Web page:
I’m going to skip the long debate and reach for the nuclear device. Episodes I thru III of the Star Wars trilogy. It’s true. Pretty much the first three movies revolve around the origin of the Empire (which was interesting) and the origin of Darth Vader. And while the third movie was a bit redemptive, it was still not a pleasing experience.

Origin stories often followed a similar pattern: A tragic incident, usually involving one’s parents, “drives the hero to good”. It’s been done with Spider-Man, Daredevil, a bit of it was touched upon in Hulk. As much as I love his work, it was reused in Christopher Nolan’s Batman Begins.

It’s also kind of why the origin of Iron Man was so mentionable different than most. Forget the cliched “reason for being a super hero”, Stark had his reason when someone stuck a gun in his face and put shrapnel in his heart. When one becomes a victim of their own carelessness, a dawning sense of responsibility can sometimes take over. Both Iron Man movies were more about Stark cleaning up the results, both indirect and not, of his actions.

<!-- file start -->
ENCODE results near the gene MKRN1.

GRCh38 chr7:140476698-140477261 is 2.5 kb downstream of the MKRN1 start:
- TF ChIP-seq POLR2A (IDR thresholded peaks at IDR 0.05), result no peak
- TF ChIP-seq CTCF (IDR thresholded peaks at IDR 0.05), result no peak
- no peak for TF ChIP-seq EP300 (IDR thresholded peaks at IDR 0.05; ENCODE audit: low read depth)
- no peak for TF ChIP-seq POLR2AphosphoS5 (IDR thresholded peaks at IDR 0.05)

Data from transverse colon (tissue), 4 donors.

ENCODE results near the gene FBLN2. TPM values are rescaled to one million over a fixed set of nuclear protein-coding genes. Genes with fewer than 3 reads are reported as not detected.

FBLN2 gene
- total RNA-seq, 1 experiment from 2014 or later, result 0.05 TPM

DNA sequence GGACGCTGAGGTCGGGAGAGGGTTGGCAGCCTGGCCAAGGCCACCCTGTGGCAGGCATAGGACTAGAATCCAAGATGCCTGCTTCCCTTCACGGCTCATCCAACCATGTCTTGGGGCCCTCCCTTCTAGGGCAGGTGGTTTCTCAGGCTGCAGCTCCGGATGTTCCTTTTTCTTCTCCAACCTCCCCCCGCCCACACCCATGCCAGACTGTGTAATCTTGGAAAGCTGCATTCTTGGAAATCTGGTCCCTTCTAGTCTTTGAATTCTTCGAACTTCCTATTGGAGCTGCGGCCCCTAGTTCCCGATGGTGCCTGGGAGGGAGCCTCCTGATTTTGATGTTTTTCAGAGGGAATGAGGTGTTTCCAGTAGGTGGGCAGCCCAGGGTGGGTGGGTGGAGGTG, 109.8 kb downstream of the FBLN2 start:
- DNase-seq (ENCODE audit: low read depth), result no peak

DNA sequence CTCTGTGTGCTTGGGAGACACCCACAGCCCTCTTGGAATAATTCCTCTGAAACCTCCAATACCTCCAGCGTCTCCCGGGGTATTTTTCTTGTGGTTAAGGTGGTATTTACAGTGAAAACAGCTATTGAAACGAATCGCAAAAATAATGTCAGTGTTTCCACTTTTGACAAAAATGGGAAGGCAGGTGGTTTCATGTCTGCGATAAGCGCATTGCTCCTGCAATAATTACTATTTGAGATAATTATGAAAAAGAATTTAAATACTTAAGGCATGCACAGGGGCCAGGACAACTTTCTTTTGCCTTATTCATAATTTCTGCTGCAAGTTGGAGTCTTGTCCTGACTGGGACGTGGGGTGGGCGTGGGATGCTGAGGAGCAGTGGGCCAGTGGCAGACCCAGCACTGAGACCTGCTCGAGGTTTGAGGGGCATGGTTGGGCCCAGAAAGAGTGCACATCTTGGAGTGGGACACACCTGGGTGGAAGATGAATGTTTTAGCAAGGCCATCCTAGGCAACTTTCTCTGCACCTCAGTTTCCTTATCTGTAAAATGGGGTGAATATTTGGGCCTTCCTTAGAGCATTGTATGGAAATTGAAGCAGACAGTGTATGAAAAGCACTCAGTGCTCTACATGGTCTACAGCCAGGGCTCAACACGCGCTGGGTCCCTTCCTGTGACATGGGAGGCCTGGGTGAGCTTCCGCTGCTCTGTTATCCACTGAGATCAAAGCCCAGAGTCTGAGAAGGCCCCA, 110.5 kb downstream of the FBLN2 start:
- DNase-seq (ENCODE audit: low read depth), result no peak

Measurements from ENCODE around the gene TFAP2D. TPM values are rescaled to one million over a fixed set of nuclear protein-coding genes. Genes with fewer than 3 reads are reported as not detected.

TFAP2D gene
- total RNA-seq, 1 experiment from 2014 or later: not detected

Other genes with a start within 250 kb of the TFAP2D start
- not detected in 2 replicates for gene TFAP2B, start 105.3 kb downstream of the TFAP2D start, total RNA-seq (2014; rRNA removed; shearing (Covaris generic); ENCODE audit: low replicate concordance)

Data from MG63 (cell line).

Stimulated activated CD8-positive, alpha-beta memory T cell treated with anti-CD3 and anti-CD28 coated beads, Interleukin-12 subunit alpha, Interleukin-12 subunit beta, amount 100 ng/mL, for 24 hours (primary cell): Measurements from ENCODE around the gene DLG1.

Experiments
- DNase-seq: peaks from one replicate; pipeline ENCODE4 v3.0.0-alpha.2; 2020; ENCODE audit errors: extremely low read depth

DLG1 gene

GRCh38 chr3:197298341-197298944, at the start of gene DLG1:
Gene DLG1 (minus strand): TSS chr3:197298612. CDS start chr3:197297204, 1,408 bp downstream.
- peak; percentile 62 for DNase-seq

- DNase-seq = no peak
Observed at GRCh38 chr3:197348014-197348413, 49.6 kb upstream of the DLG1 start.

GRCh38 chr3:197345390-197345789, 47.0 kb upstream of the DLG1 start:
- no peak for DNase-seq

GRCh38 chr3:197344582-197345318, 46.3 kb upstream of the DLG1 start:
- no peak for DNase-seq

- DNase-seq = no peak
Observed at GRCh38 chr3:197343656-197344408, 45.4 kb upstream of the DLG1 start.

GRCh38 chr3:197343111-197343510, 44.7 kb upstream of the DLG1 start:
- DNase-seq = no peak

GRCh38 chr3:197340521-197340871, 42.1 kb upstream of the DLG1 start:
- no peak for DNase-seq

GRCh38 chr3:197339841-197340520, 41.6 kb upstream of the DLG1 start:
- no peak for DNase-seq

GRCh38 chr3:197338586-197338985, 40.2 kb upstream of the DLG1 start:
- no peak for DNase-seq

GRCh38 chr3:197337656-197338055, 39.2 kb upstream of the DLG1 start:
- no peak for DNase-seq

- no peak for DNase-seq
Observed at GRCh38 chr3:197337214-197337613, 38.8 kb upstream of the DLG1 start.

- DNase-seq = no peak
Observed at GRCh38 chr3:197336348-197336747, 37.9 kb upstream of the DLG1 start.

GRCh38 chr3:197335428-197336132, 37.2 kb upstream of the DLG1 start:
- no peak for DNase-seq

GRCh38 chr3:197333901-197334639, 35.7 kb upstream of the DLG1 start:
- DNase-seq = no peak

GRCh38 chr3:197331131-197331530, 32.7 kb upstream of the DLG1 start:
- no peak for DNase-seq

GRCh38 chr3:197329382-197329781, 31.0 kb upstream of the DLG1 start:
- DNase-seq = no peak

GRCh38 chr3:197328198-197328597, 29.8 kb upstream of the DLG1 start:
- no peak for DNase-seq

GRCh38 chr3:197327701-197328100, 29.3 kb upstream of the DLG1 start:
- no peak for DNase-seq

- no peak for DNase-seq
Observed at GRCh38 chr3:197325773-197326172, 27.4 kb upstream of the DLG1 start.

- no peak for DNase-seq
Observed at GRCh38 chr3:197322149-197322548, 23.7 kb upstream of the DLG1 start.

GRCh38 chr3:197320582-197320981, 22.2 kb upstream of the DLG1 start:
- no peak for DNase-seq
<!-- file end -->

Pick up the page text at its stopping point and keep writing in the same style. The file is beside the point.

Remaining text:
Why am I bringing this up? Probably because of the upcoming Dredd movie, a reboot of the terrible Judge Dredd from 1995. According to many critics who have already viewed it, the movie is not an origin story. And so far, their reviews have been pretty good. Another example to chew on is The Dark Knight. Not only did we know nothing of the Joker’s origin, but we were likely fed lies.

You mean, you can make a great comicbook movie without addressing where the hero came from? This concept can be explained through a very simple analogy. Imagine if a stranger came up to you and introduced themself with, “Hello! I’m John Smith.”

Chances are, you’ll forget his name in no time.

Now suppose you see the guy do something more interesting before he introduces himself. Say, he stops a mugger from stealing a lady’s purse. Or he does something impossible, like web slinging his way across the city or turning into a giant green monsters. All of a sudden, the whole question of “Who is this guy?” is way more interesting.

Trust me. Strike up a conversation with a stranger, but don’t tell them your name. If you hit it off, then they’ll be way more interested in knowing who you are.

That’s why there’s a strange, lasting appeal about Judge Dredd. In the comics, he never takes his helmet off, maintaining a mystique about him. They broke that rule in 1995 with Stallone and that didn’t work well for them. But my understanding is that they DON’T break that rule with this upcoming movie.